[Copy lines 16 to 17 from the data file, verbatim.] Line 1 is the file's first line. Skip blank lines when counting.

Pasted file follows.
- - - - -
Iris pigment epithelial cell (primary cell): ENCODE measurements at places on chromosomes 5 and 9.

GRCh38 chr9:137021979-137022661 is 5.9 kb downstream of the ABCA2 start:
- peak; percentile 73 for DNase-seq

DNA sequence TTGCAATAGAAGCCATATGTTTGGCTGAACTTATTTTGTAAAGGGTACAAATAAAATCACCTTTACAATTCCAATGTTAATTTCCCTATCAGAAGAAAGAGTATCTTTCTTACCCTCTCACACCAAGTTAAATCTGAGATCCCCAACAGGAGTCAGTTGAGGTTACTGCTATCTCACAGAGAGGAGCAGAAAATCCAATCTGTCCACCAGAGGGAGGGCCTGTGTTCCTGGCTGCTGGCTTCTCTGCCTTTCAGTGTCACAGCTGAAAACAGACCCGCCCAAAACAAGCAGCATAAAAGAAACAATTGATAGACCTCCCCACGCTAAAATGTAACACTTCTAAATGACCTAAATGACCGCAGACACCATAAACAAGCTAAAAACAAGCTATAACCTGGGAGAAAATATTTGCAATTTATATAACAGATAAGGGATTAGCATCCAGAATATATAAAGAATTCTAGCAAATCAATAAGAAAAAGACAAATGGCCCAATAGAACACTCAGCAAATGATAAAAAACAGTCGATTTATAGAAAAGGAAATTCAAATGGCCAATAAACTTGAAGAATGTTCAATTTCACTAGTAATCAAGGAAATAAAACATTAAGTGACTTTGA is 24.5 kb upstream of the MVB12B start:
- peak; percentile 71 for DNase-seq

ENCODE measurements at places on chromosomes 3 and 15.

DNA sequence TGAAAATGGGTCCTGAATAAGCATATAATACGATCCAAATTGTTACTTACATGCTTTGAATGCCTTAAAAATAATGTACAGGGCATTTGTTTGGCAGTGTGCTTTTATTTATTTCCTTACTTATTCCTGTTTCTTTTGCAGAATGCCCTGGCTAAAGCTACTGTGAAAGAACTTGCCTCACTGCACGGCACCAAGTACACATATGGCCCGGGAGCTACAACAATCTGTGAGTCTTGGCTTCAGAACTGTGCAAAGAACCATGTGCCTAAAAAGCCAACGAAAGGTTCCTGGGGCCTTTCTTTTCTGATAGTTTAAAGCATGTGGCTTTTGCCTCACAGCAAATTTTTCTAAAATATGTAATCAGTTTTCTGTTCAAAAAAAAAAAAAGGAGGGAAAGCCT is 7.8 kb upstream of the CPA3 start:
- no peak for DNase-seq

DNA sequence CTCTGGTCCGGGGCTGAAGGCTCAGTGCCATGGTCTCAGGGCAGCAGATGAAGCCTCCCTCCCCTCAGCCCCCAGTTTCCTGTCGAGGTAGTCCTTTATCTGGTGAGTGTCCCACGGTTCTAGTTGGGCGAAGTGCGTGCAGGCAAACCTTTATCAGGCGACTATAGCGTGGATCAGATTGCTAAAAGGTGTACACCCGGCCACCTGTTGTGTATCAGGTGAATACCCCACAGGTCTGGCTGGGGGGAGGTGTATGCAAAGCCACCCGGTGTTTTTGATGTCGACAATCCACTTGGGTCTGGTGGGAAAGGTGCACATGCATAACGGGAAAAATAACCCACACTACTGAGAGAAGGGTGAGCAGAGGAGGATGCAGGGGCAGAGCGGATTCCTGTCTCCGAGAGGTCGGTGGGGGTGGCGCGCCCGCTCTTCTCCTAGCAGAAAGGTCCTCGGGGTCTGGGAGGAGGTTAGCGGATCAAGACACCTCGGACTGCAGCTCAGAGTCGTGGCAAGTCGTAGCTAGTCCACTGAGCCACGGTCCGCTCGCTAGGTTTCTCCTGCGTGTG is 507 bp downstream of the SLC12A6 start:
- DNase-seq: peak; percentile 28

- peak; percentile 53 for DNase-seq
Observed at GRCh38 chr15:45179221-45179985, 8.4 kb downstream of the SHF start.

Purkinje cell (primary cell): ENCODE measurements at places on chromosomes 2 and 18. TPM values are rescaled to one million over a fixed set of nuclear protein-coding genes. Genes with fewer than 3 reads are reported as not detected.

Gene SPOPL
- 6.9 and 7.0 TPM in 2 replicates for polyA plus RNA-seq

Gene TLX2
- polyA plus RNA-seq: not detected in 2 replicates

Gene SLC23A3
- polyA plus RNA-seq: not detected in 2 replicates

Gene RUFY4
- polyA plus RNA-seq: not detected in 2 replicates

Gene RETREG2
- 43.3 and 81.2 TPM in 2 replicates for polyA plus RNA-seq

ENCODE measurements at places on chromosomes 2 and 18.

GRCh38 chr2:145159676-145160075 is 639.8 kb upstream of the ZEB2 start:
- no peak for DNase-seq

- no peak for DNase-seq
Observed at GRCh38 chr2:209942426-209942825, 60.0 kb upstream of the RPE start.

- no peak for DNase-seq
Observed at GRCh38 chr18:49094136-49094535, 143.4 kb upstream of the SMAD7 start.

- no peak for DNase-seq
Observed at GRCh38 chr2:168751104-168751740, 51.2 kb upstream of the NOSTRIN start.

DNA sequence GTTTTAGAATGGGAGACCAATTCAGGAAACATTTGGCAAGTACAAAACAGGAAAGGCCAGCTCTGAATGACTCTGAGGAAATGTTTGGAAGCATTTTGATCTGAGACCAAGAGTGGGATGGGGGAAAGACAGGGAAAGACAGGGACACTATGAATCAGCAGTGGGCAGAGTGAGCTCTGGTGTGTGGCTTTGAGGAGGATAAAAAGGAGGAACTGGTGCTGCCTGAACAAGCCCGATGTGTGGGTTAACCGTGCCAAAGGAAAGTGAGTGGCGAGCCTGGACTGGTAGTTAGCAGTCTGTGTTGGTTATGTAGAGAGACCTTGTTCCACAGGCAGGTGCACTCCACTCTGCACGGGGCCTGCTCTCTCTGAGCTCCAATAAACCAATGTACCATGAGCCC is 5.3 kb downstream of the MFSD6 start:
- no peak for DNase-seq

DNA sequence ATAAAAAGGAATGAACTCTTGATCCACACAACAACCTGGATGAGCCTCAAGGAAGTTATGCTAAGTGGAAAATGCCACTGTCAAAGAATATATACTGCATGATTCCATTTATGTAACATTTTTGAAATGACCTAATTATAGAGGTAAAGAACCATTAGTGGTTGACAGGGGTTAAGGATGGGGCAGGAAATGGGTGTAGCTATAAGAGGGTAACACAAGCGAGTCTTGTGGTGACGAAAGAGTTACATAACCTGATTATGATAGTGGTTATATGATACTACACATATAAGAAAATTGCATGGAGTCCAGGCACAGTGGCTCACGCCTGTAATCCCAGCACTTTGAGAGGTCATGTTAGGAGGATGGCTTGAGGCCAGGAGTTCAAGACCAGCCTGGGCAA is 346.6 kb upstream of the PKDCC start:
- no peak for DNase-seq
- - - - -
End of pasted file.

Gene TLX2
- polyA plus RNA-seq: not detected in 2 replicates